June 25 - July 10, 2011

Days 1 & 2 - The Journey and First Impressions

Saturday, June 25

We had all woken up at the Ungodly hour of seven or so, drove to the airport, said our farewells to our parents, and set out for the greatest journey of our lives. Sasha was the first one there, her bright and smiling face preparing us for the daunting task ahead. After previously measuring out our checked tubs, the horrifying realization came upon us that a few of the riskier ones had clocked in over the limit. At fifty dollars extra per overweight tub, we simply had to improvise. As we furiously redistributed the cargo, with spirits nearly on the brink of collapse, ex-matadors Jenny Lin and Hannah Collins came to the rescue. Their can-do attitude and sheer brute strength helped us push through the trying moments, with Ben Huppe occasionally assisting as well.

We passed through security without incidence, and after the (comparatively) brief flight to Washington D.C. and an hour lay-over, length of the voyage began to sink in. There was a brief confusion about the selection of in-flight movies, but the bustle of the trip quickly settled into a timeless state of sleep, Sudoku, Mathew McConaughey, and Stephen’s perpetual salad grazing.

Sunday, June 26

After fifteen hours of plane travel, two hours between airports, and seven time zones, we landed in Ghana one day and one hour after leaving Seattle.

It was immediately apparent that we were foreigners. Living in the United States, even in Seattle, we were used to a level of diversity far from Ghana. The handshakes unleashed in the airport would have put even the most accomplished Garfield socialite to shame.

Watching the billboards go by, nearly all of them in English, three products stood out the most: Education, Religion, and wireless phone cards. One attempted to advertise for a vocational school, but a misplaced vowel left the sign hampered, hoping to attract new students to its vacational institution of higher leisure. It may have been the fact that it was a Sunday, but the shop fronts we passed by seemed extremely lackadaisical, with huge groups huddled around games of checkers at gas stations.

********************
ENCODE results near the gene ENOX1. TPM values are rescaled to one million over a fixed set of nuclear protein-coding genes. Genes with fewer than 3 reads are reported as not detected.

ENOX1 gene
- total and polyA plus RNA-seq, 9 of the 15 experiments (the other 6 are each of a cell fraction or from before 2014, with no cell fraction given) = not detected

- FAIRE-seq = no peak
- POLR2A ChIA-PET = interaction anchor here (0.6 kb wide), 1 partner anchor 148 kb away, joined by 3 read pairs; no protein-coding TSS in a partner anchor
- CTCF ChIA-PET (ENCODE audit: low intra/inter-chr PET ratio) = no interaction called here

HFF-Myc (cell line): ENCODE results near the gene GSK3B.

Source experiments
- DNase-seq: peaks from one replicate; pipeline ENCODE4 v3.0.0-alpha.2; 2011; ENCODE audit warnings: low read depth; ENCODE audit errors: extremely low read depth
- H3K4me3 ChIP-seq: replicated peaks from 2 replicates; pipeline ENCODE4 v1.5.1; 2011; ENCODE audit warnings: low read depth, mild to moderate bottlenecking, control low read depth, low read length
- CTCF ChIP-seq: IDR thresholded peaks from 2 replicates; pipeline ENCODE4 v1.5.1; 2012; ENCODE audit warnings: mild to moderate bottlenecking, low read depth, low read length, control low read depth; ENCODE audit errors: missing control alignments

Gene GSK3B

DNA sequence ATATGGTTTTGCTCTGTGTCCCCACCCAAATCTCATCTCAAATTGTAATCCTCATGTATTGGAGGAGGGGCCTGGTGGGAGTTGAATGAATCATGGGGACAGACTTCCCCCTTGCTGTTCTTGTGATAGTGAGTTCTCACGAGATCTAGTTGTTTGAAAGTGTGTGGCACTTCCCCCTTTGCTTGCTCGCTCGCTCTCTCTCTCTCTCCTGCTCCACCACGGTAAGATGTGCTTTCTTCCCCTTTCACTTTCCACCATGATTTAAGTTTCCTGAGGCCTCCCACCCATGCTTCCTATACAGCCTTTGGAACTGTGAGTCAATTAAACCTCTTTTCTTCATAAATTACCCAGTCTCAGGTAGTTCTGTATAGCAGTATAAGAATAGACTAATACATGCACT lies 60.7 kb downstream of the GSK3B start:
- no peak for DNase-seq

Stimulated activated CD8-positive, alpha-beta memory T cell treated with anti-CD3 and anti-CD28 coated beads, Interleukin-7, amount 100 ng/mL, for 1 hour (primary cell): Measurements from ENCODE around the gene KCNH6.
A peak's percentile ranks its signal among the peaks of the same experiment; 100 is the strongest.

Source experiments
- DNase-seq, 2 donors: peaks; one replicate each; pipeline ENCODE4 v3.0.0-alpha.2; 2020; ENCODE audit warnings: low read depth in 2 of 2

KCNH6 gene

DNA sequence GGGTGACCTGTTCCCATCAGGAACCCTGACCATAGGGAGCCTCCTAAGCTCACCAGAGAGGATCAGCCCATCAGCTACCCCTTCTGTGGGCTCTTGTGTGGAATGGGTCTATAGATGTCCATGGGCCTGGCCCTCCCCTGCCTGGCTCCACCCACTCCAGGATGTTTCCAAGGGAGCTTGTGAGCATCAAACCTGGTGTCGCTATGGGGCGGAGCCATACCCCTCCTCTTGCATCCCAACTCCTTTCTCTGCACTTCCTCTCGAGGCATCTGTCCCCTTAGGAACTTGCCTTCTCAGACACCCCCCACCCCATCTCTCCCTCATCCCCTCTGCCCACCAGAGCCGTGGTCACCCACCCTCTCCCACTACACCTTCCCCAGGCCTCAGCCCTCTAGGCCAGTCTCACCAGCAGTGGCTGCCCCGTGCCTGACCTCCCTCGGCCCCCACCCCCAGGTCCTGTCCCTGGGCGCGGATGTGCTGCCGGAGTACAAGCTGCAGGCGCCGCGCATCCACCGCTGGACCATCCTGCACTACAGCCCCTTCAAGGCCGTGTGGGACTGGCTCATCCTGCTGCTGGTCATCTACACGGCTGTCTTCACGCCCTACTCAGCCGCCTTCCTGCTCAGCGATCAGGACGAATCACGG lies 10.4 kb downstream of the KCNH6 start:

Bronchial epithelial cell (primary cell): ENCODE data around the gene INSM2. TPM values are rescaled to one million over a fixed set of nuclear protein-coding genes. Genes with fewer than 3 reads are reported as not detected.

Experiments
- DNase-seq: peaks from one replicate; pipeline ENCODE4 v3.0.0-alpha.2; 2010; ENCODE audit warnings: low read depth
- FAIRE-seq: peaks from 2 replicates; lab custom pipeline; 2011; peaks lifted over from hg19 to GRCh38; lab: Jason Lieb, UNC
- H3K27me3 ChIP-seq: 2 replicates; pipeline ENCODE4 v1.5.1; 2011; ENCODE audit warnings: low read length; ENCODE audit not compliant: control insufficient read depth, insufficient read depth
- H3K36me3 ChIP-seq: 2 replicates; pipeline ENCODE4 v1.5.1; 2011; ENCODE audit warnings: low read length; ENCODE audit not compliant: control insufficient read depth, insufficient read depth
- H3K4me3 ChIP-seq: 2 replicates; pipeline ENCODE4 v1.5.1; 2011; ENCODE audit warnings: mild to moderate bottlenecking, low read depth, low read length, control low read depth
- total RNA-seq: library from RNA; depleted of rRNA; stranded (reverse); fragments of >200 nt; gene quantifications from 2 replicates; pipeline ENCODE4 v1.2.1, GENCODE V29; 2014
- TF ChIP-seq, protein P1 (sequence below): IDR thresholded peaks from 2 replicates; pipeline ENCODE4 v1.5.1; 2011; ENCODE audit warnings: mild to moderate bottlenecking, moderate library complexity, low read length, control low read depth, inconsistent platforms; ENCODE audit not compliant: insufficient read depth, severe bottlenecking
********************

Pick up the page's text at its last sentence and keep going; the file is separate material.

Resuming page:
After arriving, unpacking the tubs, and settling in, we were introduced to Faustina, the head of the household we were staying at. We also met Youngs and Sammy, who work with Kyla, a woman that helps run VillageNet, the microfinance organization of Ofankor. They were all incredibly warm and friendly. Sammy coaches a men’s soccer team, and Youngs helped all of us learn the standard Ghanian handshake, a combination of handshakes completed with a snap of the fingers. The Frisbees were a huge hit, but when the soccer ball was revealed, all bets were off. While the boys played soccer and goofed around, the girls started furious games of patty-cake and piggy-back rides.

Out in the lawn, Paul asked the kids playing outside their favorite kind of music. With a curt reply of “hip-hop,” the pop-culture trivia began. They knew Jay-Z, Eminem, and Ludacris, but mentioning Lil Wayne’s name garnered a special level of enthusiasm. And T-Pain for sure.

Unlike in Seattle, where the sun can take quite a while to set, in Ofankor, the days last almost exactly twelve hours. Even though it’s the rainy season, we haven’t seen a drop yet. Even a downpour wouldn’t phase our team in the eighty degree weather.

Tim's Two Cents

Ghana is a beautiful country. I’m shocked at how hospitable the Ghanaians are. Their sense of community and willingness to help is like nothing I’ve ever seen. I spoke with a gentleman named Sammymkmji who told me how excited he was for the work the students are doing. In the past, Sammy said, people have promised to bring computers and they never came through. As he sat in the airport waiting for our arrival he still had his doubts that we would show up. He told me when he saw us coming with the gray bins, he was very excited. Sammy said he was excited for the thousands of children that will be able to learn to use a computer and compete with other students across the globe. So far it’s been a great trip (minus the jet lag and lack of sleep AND having to watch Beastly on the flight from Seattle to D.C). Thanks for reading my two cents. I’ll write more later this week.